“Patria o muerte” is the slogan that famously reverberated through Cuba during the Revolution; however, after the 11J protests last year and the subsequent release of the protest song “Patria y Vida,” it’s debatable which version of the phrase remains more popular on the island. Whatever the answer, the word that’s stuck around in both is “patria”–what’s with that?
While the word patria is usually translated as “homeland,” its Latin linguistic roots connect it to the patriarchy: “fatherland” is a more accurate English equivalent. Thankfully, Cuban journalists Milena Recio and Mónica Rivero are on the case. Through their digital platform Matria, these Latina lady bosses are working hard to dismantle the machista patriarchy that’s plagued Cuba and the rest of Latin America for decades in order to transform the island into a much more diverse, equal, and inclusive space.
“The name ‘Matria’ is a feminist neologism that tries to examine from the other side the concepts of Patria, place, space–real or symbolic–where one is born and to which one belongs.”Monica Rivero, Cuban journalist
“The name ‘Matria’ is a feminist neologism that tries to examine from the other side the concepts of Patria, place, space–real or symbolic–where one is born and to which one belongs,” Mónica shares while explaining to me the origin of the site’s name. “It transforms the land/nationality to which we belong into a maternal figure. It also invokes an aspect of female empowerment in terms of social equality. We like to think of Cuba as a Matria [motherland], the space of coexistence and welcome that we always dream of improving.”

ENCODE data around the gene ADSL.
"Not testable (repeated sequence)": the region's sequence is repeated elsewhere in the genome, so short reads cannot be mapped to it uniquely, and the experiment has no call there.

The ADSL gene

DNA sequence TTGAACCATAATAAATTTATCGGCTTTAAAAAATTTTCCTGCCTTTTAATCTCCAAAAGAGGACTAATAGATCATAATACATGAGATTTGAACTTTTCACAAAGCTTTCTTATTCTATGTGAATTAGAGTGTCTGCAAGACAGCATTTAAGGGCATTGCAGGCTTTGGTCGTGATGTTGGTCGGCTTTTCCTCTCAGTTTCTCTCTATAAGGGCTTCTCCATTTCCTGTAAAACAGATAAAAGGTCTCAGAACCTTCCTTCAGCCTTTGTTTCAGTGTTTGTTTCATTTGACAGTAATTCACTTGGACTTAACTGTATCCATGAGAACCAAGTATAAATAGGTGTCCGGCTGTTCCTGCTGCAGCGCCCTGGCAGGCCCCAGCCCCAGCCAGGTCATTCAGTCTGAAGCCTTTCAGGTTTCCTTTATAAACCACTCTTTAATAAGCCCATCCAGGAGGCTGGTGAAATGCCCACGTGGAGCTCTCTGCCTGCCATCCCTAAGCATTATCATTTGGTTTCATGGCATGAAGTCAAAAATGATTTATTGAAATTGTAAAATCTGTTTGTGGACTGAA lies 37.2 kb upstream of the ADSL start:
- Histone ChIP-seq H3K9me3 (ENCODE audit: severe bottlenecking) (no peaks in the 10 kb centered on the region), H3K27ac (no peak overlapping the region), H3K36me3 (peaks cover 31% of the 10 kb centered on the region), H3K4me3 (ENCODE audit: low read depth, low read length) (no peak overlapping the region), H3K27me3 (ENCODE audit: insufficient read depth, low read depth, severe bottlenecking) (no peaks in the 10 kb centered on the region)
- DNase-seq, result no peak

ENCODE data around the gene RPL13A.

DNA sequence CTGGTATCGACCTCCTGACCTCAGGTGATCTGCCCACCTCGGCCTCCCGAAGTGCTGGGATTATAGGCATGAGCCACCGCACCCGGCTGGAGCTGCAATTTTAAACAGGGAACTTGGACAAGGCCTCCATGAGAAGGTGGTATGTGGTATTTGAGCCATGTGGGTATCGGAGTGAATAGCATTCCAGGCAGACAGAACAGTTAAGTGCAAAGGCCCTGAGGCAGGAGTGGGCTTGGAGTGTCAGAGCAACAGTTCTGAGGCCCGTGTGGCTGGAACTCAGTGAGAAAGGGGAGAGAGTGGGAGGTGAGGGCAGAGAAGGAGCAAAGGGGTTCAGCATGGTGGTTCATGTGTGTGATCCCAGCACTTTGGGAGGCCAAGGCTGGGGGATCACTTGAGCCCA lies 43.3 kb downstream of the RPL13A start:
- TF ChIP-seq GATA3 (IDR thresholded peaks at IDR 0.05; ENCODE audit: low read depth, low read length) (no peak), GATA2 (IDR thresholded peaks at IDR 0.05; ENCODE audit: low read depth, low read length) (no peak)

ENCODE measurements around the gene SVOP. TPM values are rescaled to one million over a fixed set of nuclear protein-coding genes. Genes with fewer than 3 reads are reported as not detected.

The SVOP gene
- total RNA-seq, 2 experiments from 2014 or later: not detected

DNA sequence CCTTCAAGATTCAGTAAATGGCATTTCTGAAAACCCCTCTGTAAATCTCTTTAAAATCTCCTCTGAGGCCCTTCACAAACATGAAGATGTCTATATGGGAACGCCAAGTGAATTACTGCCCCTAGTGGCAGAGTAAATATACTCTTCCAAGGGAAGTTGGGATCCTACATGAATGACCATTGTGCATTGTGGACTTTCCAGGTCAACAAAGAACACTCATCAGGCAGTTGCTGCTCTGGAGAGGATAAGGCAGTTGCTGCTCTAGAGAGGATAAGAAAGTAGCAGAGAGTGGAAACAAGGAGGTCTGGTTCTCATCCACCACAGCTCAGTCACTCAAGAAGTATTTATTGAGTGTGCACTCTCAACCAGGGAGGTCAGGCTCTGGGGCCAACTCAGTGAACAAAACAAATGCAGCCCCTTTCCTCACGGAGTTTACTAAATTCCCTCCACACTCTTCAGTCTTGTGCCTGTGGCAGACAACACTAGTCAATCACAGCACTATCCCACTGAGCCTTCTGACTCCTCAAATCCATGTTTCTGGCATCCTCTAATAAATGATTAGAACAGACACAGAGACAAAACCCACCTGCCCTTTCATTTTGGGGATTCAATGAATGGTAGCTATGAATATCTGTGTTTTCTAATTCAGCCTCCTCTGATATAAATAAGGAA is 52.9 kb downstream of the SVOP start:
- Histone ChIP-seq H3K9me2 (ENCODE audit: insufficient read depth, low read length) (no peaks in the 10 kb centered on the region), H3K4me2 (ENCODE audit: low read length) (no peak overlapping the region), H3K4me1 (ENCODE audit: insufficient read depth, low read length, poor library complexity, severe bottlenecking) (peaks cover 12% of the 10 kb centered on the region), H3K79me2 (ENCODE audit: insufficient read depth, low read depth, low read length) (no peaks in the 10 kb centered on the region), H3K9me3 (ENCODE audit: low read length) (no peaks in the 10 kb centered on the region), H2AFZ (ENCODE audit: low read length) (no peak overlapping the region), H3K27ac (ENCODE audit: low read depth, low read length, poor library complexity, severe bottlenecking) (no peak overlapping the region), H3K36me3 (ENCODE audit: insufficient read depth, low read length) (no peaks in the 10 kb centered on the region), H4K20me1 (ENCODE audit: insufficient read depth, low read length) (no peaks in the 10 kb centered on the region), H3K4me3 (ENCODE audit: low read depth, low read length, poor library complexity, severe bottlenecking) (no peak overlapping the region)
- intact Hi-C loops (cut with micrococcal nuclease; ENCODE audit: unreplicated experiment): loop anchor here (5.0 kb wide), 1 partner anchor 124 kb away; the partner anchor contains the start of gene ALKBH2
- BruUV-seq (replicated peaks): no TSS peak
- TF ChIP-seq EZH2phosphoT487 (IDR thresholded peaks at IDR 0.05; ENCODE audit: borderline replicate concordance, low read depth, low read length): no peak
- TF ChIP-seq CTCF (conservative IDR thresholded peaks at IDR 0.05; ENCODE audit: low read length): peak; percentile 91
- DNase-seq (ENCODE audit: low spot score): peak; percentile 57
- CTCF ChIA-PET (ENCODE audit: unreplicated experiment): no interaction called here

Mónica and Milena first met at the University of Havana’s Facultad de Comunicación, where Mónica was Milena’s student. After working together as reporters and editors for the publications Progreso Semanal and OnCuba News, the two became fast friends. When Milena founded Matria in April 2020, seeking to join a then small group of digital platforms promoting a brand of Cuban feminism that supported sexual and gender diversity and equality on the island, it just made sense for her to ask Mónica to jump on board and help her run it.
Given the sociopolitical context at the time–a newly proposed law against gender violence, talks of a revamped Family Code, and the arrival to Cuba of a global pandemic that experts predicted would disproportionately impact women–Matria couldn’t have come at a more opportune time. Originally launched as part of Colectivo + Voces, the umbrella organization responsible for independent Cuban media sources like elTOQUE, like most fledgling platforms, Matria at first struggled to gain visibility and assert itself in the online conversation on gender, sexuality, patriarchy, race, and other related topics. However, after two years Matria has finally been able to relaunch as an independent site, allowing Milena and Mónica to debut new content and formats with a greater reach.